“Have You Not Read?”
Matthew 19 is full of questions people asked Jesus. Important questions. Pressing questions. Life-altering, eternity-shaping questions.
- “Is it lawful to divorce one’s wife for any cause?” (19:3)
- “What good deed must I do to have eternal life?” (19:16)
- “What do I still lack?” (19:20)
- “Who then can be saved?” (19:25)
- “What then will we have?” (19:27)
Do you remember how Jesus began his response to the Pharisees’ question about divorce?
“Have you not read that he who created them from the beginning made them male and female, and said, ‘Therefore a man shall leave his father and his mother and hold fast to his wife, and the two shall become one flesh’?” (19:4-5)
People continue to have questions. Lots of questions. Important questions. Pressing questions. Life-altering, eternity-shaping questions. Questions can be a very good thing. They show we’re thinking. Heartfelt, thoughtful questions demonstrate that we care enough to consider input and explore the possibilities. But I wonder if Jesus wouldn’t respond to many of us exactly as he did in the beginning of Matthew 19. “Have you not read?”
At times, it can be difficult to maintain the discipline of Bible reading. Life for many of us is very, very busy. But the questions don’t disappear, do they? And even if you don’t have a specific, weighty question on your mind at the moment, a golden opportunity may very well fall into your lap today in the form of someone else’s question…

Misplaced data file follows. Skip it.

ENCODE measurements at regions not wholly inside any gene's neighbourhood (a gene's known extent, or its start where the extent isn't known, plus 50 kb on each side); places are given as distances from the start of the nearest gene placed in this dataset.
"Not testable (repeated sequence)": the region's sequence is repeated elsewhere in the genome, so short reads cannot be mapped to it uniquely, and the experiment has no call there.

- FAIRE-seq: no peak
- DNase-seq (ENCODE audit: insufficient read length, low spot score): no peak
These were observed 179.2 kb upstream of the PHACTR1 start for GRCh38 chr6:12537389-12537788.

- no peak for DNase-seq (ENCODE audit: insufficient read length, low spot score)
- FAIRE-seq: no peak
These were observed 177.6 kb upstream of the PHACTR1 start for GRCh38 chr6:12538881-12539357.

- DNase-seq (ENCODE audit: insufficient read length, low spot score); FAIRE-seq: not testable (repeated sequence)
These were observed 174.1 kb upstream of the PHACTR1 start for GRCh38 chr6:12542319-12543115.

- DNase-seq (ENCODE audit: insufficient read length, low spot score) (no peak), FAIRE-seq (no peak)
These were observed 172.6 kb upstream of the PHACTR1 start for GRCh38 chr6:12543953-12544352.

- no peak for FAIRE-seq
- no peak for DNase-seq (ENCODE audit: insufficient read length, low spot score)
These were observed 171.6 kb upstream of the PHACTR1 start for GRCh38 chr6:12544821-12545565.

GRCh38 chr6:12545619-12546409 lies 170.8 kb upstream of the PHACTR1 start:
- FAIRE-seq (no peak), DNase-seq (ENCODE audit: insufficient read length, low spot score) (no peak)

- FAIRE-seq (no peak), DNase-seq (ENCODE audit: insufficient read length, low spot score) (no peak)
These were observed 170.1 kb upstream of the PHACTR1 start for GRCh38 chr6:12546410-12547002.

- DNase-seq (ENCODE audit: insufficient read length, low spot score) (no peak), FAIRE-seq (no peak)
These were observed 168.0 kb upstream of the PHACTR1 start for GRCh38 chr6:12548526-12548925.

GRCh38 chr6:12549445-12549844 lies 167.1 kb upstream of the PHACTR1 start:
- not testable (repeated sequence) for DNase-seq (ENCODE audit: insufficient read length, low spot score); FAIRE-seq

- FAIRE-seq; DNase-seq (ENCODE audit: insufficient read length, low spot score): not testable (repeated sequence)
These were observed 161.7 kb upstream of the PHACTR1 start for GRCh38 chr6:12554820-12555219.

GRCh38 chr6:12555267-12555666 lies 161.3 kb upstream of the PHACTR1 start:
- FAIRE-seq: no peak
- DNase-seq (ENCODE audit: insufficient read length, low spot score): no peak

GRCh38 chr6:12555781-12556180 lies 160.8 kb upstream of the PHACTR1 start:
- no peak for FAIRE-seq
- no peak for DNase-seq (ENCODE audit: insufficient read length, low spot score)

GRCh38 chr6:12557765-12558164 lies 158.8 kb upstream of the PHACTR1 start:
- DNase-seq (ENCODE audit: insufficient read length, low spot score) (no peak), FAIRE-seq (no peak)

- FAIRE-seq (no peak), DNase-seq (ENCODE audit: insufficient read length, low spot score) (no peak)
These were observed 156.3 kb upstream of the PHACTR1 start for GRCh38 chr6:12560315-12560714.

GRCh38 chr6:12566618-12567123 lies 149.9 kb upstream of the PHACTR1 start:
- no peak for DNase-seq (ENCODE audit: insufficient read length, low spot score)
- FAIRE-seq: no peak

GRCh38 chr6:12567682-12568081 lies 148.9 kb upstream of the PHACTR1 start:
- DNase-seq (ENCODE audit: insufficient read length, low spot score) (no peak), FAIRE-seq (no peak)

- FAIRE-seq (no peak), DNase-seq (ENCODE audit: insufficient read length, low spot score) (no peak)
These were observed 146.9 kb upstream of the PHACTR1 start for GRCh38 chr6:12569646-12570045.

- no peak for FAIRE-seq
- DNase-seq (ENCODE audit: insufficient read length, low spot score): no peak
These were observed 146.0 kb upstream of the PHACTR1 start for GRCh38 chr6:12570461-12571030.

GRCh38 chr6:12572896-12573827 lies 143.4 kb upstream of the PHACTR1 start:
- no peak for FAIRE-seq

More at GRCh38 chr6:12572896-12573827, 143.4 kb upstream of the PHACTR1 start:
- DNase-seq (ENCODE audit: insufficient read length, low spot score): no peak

- “Should I get a divorce? Could I get remarried?”
- “Is there life after death?”
- “Why can’t I figure out what seems to be missing in my life?”
- “I’ve made a real mess of things; is there any hope?”
- “Why am I here? What is life really about?”
Are you ready with an answer? Do you know the answer? Parents, what will you do when really big questions come from really little hearts in your own home?
Jesus isn’t afraid of my big questions, but neither is he hesitant to ask me a question of his own in response: “Have you not read?” Perhaps the answer, the wisdom, the perspective, or the hope I need has been right there all along, in black-and-white, preserved in that God-given book I’m not picking up very often.
Keep asking those big questions, by all means. Dig deep. Be curious. Stay hungry. Just remember there’s a much more credible source for the biggest questions of all than Google or YouTube or a quick poll of your friends on Facebook.
Have you taken the time to carefully read and humbly consider what your Creator has been saying from the beginning?